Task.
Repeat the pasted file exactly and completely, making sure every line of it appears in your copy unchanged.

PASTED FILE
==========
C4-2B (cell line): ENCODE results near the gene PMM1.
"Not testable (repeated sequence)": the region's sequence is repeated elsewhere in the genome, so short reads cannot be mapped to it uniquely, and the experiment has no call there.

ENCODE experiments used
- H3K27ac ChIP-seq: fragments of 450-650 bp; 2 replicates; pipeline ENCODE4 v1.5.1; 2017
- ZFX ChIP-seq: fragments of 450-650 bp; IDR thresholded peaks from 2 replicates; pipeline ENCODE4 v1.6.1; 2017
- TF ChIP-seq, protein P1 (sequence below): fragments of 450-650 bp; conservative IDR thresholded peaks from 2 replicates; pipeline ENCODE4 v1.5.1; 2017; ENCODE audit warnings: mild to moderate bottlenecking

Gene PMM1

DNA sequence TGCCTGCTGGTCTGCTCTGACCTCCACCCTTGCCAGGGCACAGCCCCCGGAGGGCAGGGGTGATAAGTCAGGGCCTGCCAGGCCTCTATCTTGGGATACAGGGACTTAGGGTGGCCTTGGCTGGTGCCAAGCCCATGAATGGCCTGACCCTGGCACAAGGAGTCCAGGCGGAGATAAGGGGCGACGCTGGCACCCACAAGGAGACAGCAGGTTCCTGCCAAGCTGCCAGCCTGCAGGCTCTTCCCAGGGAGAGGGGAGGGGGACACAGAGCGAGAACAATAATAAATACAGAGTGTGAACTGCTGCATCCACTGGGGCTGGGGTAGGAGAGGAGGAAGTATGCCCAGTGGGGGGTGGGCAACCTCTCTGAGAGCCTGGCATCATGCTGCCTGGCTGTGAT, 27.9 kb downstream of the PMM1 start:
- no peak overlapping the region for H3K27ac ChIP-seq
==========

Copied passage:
C4-2B (cell line): ENCODE results near the gene PMM1.
"Not testable (repeated sequence)": the region's sequence is repeated elsewhere in the genome, so short reads cannot be mapped to it uniquely, and the experiment has no call there.

ENCODE experiments used
- H3K27ac ChIP-seq: fragments of 450-650 bp; 2 replicates; pipeline ENCODE4 v1.5.1; 2017
- ZFX ChIP-seq: fragments of 450-650 bp; IDR thresholded peaks from 2 replicates; pipeline ENCODE4 v1.6.1; 2017
- TF ChIP-seq, protein P1 (sequence below): fragments of 450-650 bp; conservative IDR thresholded peaks from 2 replicates; pipeline ENCODE4 v1.5.1; 2017; ENCODE audit warnings: mild to moderate bottlenecking

Gene PMM1

DNA sequence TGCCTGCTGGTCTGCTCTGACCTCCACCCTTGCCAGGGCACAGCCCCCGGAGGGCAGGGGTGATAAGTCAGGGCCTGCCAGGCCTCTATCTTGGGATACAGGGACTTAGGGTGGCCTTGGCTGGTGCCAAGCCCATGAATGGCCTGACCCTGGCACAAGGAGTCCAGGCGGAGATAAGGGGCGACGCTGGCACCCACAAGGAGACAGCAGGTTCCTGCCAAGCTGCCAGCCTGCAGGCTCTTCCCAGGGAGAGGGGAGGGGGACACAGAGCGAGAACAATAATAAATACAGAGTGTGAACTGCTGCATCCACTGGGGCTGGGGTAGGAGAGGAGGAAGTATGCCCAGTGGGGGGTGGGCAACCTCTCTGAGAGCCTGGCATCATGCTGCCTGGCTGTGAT, 27.9 kb downstream of the PMM1 start:
- no peak overlapping the region for H3K27ac ChIP-seq